The compositor 76 then inserts, into the composite signal 77, the blended color alues depending on the areas of responsibility for the pipelines 55-59. In this regard, the compositor 76 inserts, into the composite signal 77, the blended color values derived from each of the frame buffers 66-69 just as the compositor 76 inserted the graphical data from each of the frame buffers 66-69 in the example previously described above. By super-sampling and then blending the graphical data rendered by each of the slave pipelines 56-69, the image displayed by the display device 83 is antialiased.

In another example, the quality of the image displayed by the display device 83 may be increased via jitter enhancement. In this regard, each of the slaves pipelines 56-59 renders, to the frame buffers 66-69, the entire 3D image to be displayed by the display device 83. However, in rendering the graphical data, each of the slave pipelines 56-59 adds a small offset to the coordinates of each pixel rendered by the pipeline 56-59. The offset applied to the pixel coordinates is preferably different for each different pipeline 56-59.

The compositor 76 averages the color values for the same pixel coordinates from frame buffers 66-69 to define the pixel color values that are provided to the display device 83 via the composite signal 281. The display device 83 then displays the averaged color values, thereby displaying a jitter enhanced image.

Note that the aforedescribed techniques for utilizing the additional slave pipelines 56-59 in an effort to enhance rendering speed and/or image quality are described in more detail in commonly-assigned U.S. patent application Ser. No. 09/715,335, entitled “System and Method for Efficiently Rendering Graphical Data,” which is incorporated herein by reference. In addition, other techniques may be employed to exploit the additional processing power provided by the slave pipelines 56-69 for the purposes of enhancing rendering speed and/or image quality.

Although the system 50 described above can enhance rendering speed and/or image quality in various situations, a potential drawback associated with using the system 50 pertains to additional buffering and communication of graphical data performed by master pipeline 55. In this regard, according to the techniques described above, the master pipeline 55 receives a 3D graphics command from the graphics application 17 and provides the 3D graphics command to each of the slave pipelines 56-59. Moreover, the master pipeline 55 may buffer each 3D graphics command or, in other words, temporarily store each 3D graphics command in the master pipeline's memory 164 (FIG. 4) in order to enable the master pipeline 55 to pass copies of the 3D graphics command to each of the slave pipelines 56-59. The buffering and subsequent communication of 3D graphics commands to the slave pipeline's 56-59 external to the master pipeline's computer 133 can cause significant delays depending on the mode of the graphics application 17 that is providing the graphics command.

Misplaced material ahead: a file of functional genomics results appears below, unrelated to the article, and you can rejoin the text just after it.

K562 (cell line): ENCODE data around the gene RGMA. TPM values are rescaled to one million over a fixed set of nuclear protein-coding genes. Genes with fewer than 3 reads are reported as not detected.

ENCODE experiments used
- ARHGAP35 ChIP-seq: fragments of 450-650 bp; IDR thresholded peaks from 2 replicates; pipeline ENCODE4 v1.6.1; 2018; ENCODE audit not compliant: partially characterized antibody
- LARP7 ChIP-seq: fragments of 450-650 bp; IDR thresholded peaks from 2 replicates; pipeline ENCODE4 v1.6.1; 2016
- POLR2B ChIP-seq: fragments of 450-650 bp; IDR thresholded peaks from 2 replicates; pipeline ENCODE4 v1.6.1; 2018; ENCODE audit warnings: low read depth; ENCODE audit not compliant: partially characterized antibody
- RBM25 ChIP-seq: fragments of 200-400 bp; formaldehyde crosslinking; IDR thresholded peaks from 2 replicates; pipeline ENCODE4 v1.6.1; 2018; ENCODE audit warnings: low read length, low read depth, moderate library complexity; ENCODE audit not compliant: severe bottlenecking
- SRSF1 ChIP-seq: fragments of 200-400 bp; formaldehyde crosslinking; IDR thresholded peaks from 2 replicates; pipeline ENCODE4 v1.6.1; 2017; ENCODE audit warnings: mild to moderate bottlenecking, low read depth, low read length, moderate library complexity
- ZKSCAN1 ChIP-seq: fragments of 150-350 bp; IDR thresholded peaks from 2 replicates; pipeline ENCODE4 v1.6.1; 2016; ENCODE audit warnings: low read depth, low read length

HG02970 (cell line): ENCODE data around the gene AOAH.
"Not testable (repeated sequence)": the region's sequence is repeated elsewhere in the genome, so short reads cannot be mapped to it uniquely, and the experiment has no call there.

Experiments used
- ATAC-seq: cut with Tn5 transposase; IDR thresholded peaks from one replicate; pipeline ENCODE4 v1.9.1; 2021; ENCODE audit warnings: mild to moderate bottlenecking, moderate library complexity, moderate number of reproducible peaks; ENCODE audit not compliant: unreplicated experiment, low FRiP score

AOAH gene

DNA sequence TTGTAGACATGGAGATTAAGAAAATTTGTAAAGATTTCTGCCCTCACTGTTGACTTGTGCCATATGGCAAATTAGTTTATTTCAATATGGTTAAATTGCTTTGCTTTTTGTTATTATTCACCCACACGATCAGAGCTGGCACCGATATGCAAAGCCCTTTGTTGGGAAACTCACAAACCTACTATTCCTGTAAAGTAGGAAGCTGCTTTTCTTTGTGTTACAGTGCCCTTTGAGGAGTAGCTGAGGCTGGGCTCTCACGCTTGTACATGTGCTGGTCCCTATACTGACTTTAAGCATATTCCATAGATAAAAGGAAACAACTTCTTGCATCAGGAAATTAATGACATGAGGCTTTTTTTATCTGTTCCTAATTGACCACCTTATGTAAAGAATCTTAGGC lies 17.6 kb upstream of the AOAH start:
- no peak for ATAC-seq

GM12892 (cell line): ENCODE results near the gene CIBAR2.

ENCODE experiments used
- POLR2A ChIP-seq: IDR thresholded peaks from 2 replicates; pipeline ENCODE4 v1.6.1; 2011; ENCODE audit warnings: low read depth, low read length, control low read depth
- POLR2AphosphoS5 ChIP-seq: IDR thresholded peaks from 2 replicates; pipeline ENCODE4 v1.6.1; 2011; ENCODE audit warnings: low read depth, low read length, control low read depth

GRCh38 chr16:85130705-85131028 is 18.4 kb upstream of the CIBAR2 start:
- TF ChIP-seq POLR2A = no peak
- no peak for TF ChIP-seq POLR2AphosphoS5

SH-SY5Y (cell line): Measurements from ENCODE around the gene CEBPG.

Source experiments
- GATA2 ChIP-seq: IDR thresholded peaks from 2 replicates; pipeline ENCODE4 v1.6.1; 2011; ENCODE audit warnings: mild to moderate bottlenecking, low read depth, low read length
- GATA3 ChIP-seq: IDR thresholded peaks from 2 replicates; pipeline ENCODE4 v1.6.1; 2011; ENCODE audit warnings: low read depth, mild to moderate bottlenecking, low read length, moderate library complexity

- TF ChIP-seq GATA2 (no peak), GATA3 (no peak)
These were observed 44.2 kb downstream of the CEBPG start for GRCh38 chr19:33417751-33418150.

In this regard, the aforedescribed buffering and communication of 3D graphics commands usually does not cause significant delays when the graphics application 17 is operating in the display list mode. Indeed, when the graphics application 17 is running in the display list mode, the pipelines 55-59 store the graphical data of each object rendered by the pipelines 55-59. Therefore, as more objects are rendered, the amount of graphical data included in the graphics commands received from the graphics application 17 generally reduces. As a result, rendering delays caused by the master pipeline 55 buffering 3D graphics commands and communicating the 3D graphics commands to the slave pipelines 56-59 are, in most cases insignificant, when the graphics application 17 is running in the display list mode. Moreover, any such rendering delays are usually more than offset by the rendering speed and/or image quality enhancements enabled by utilizing multiple pipelines 55-59 to render the graphical data received from the application 17.

However, when the application 17 is operating in the immediate mode, the amount of graphical data transmitted from the application 17 can be significant even after execution of many of the graphics commands in the application 17. Thus, rendering delays caused by the master pipeline 55 buffering 3D graphics commands and communicating the 3D graphics commands to the slave pipeline's 56-59 can significantly delay the rendering speed of the system 50. Indeed, in many instances, such rendering delays cause the rendering speed of the system 50 to fall significantly below the rendering speed of various conventional graphical display systems, such as the system is shown in FIG. 1.

In an effort to optimize the performance of the system 50, the system 50 preferably includes bypass control logic 252 (FIG. 2), which can be implemented in software, hardware, or a combination thereof. In the preferred embodiment, as illustrated by way of example in FIG. 2, the bypass control logic 252, along with its associated methodology, is implemented in the master pipeline 55, although the bypass control logic 252 may reside in other locations in other embodiments.